A police officer in Bedfordshire Police was GBH’d yesterday after she tried to arrest a burglar.
The unnamed 30-year-old officer with eight years’ service was patrolling when she saw a male making off from a premises in Bedford. David Glenn, aged 30, Ã‚Â punched the officerÃ‚Â viciouslyÃ‚Â in the face before making off. the officer was unable to speak due to her injuries but pressed the Ã‚Â emergency button on her radio which summoned other officers who later detained Glenn and two teenagers.
The officer, who received a broken eye socket, cheek bone and nose, has been transferred to a specialist hospital for treatment.
Glenn has been charged with GBH and burglary.
The officer has had her pay frozen and pension contributions increased in order to help pay for the country’s dire financial position. Meanwhile, UK banks have paid billions to their own staff in bonuses. This includes the Royal Bank of Scotland who paid Ã‚Â£965 million in bonuses despite making a Ã‚Â£1.1 billion loss in the last year.
I hope the officer concerned makes a speedy recovery.
Control room staff in Nottinghamshire went on strike today, along with other Unison staff which included PCSOs, call handlers, custody staff and administrators. The force had to draft in police officers to answer the calls and do all the donkey work on the radios. I was reminded by the lad in the school yard who gets punched in the mouth but stands there with a quivering lip saying ‘it didn;t hurt’ and then cries behind the bike sheds when the force said the strike was not having a major impact on their ability to deliver a top quality service.
Lets see if they are still saying that after a few more strikes, another is planned for Friday.
One hundred support staff have already lost their jobs inÃ‚Â NottinghamshireÃ‚Â with more cuts planned.
Assistant Chief Constable Ian Ackerley said: “We had asked Unison to allow our control room staff to be exempt from industrial action due to the critical nature of the work they do. They would not agree to that. Consequently we have put police officers into that role.”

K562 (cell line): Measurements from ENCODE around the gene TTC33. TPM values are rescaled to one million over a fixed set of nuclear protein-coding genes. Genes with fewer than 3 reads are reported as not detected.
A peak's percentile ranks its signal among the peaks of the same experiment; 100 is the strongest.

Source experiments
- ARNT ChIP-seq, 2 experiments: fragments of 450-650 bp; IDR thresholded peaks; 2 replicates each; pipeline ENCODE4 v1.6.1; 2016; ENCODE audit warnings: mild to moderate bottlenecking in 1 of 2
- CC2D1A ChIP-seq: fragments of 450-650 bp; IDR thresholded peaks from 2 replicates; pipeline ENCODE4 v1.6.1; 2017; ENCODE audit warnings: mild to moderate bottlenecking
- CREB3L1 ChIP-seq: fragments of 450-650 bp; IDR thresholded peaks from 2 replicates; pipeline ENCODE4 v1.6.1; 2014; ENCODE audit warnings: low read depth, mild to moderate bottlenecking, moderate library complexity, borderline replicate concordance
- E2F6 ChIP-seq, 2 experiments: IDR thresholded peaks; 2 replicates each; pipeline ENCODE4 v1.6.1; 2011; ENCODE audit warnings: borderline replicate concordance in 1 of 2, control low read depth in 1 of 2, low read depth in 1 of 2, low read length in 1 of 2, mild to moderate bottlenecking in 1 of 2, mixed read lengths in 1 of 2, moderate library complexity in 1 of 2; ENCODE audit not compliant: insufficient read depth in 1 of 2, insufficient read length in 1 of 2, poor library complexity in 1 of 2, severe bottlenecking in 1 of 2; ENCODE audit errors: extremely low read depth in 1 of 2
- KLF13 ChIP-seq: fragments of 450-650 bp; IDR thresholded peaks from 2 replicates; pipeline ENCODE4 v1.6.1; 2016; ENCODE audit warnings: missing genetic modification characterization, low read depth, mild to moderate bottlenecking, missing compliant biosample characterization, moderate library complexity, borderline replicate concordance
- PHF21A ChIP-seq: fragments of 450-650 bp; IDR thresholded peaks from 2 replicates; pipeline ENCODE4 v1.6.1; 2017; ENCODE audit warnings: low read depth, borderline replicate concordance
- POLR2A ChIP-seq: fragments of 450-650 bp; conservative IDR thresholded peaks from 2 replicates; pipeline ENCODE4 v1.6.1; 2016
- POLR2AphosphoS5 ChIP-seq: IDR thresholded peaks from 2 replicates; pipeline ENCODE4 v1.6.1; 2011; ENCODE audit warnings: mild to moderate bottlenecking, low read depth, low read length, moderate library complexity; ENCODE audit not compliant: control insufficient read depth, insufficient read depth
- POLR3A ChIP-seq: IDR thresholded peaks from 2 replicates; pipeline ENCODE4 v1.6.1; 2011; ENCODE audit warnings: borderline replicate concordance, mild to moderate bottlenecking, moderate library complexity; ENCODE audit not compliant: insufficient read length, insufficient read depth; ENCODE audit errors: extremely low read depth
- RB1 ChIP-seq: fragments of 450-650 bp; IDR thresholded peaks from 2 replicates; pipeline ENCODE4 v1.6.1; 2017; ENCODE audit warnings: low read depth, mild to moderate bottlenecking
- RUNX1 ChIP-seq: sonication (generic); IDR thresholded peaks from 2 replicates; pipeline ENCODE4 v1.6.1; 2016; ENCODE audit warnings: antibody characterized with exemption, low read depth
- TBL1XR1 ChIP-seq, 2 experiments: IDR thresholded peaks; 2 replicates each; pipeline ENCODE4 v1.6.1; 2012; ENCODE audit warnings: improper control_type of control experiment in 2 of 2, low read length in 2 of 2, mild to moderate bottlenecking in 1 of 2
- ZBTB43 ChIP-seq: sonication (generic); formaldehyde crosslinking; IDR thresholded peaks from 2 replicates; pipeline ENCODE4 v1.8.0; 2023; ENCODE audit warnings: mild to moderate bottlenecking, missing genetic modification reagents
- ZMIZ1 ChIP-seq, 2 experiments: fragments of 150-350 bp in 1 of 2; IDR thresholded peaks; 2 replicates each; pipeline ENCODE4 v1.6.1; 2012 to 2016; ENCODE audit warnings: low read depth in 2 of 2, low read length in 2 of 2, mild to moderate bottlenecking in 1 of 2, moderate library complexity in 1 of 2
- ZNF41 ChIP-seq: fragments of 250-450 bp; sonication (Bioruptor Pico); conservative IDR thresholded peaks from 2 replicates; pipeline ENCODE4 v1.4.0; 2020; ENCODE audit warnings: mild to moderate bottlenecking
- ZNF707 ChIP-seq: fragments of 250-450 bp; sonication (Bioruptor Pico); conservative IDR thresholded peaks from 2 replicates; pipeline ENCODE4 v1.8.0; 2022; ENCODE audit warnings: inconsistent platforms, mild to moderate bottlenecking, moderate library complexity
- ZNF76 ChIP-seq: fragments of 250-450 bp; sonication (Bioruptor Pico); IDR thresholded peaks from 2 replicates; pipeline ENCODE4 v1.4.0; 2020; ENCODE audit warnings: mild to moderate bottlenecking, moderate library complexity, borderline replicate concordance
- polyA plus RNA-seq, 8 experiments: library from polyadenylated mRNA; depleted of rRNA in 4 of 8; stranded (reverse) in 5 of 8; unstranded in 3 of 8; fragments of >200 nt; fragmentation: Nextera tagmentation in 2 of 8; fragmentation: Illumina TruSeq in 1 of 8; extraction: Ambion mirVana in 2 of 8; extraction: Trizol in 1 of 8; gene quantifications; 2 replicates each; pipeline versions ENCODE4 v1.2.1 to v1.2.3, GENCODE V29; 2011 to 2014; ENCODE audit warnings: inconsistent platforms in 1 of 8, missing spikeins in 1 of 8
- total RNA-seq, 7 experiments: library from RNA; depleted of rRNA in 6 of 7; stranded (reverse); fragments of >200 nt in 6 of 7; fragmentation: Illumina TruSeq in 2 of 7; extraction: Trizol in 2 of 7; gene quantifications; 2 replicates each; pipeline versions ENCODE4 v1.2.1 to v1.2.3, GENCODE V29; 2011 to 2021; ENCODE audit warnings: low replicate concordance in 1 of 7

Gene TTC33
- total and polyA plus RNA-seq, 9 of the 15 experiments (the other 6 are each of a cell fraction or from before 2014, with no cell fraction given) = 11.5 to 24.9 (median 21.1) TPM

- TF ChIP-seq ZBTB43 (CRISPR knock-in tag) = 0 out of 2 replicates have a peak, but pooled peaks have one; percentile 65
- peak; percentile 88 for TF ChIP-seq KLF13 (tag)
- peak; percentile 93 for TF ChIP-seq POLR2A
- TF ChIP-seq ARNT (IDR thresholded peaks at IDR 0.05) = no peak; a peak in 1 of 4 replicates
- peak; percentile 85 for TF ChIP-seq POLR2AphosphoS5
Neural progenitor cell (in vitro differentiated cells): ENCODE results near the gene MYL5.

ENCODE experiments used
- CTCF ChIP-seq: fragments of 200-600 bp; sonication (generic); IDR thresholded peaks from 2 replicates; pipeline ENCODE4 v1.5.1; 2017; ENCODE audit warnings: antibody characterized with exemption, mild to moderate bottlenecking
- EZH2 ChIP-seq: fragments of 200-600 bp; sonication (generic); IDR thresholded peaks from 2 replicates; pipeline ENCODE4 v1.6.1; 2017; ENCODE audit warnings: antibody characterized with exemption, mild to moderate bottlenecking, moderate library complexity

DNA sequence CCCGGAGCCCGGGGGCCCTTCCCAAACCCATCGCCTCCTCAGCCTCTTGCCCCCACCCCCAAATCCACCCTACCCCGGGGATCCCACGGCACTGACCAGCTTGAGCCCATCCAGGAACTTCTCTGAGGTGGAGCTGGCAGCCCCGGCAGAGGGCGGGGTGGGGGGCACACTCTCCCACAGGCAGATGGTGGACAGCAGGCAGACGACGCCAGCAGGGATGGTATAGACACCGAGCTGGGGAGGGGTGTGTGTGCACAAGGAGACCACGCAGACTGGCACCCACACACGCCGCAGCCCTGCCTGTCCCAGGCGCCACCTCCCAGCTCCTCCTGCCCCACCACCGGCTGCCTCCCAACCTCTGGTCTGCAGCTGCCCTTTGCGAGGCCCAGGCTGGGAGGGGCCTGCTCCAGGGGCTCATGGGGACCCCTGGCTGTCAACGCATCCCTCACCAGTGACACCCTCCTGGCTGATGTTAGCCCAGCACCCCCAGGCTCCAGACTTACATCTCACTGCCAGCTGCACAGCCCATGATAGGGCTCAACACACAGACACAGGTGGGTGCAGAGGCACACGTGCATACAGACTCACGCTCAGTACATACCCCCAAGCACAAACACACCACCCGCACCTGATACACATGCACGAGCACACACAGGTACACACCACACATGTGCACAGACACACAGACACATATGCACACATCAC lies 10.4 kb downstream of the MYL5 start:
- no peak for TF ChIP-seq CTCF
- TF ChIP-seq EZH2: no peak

I’m guessing that had the control room staff not been on strike today then all those police officers who had to man the desks could have been out on the street attending to burglaries and speaking to people who deserved to see a police officer today. But it’s OK ‘cos it had little effect on policing in the area.
“I’m dismayed and outraged by the mindless violence, theft, criminal damage and risk to life we have seen around London. I’m urging families and friends who might know people caught up in all this to speak to the police.”
So said 26-year-old Mark Duvall speaking of the recent London riots.
Duvall is described as a Labour party chief.
One wonders whether his father, ex Metropolitan Police Authority chairman, Len Duvall, took heed of his son’s plea and and made a call to Crimestoppers, because Duvall junior has just been arrested by the Met on suspicion of Ã‚Â looting a Vodaphone store in Woolwich.
He has been released on bail.
I bet the tongues are wagging around New Scotland Yard
In the words of another blogger ‘you couldn’t make it up’.
The country’s most financially prolific/successful (depending on your viewpoint) burglar is on the run after he ran off from prison whilst on day release.
Daniel O’Loughlin was jailed for 11 years in 2008 after he and his traveller gang stole Ã‚Â£80 million worth of goodies from stately homes. They are responsible for Britain’s biggest burglary in which they stole Ã‚Â£30 million worth of paintings and valuables from tycoon Harry Hyams‘ Wiltshire home.
O’Loughlin ran off 5 weeks ago whilst on day release from Hatfield Prison in Yorkshire.
The Prison Service said he was “rigorously assessed” before his day out from jail.
I posted in July about a Scottish police officer who was arrested after she failed t arrest a possible burglar. She was charged with and found guilty of attempting to pervert the course of justice.
She has been sent to prison today for one year after the court heard she and a colleague caught a man who appeared to be trying to break in to a shop, but let him go because she was due off duty soon and had to make a delivery of paperwork to another police station.
SerialÃ‚Â protesterÃ‚Â & anti establishment self-proclaimedÃ‚Â mouthpiece, Jody McIntyre, had a result today after an IPCC investigation into his treatment during the December 2010 student fee protests decided he had been mistreated when he was dragged across the road by a police officer after confronting police and refusing to move. The agreed with the met Police’s investigation which found that his refusal to move at officers requests placed him in danger of being trampled by officers,Ã‚Â protestersÃ‚Â or police horses which were about to be delpoyed along the section of road he was refusing to move from.